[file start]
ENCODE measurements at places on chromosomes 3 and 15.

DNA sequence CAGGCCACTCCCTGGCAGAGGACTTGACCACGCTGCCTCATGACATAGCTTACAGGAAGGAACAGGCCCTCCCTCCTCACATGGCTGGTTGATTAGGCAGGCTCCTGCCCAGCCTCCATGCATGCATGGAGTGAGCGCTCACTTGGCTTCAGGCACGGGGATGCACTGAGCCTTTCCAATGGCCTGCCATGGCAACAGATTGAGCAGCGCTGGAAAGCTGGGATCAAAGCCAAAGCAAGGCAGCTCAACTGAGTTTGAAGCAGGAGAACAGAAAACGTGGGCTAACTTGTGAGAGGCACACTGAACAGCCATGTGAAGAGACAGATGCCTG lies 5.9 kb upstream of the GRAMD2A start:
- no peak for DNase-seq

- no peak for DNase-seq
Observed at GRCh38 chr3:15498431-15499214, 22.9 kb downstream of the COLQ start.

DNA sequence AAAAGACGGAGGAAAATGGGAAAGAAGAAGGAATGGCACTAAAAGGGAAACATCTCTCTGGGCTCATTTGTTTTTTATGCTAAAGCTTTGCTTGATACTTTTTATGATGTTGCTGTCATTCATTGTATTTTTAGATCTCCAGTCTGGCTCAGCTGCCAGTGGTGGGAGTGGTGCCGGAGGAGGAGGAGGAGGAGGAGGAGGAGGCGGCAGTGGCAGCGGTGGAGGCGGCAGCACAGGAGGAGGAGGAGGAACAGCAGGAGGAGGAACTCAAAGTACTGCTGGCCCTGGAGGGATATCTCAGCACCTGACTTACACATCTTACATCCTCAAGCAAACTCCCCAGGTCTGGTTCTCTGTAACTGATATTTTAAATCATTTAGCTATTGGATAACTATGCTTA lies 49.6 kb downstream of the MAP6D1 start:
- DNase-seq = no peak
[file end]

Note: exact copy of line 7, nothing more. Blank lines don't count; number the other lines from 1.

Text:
- DNase-seq = no peak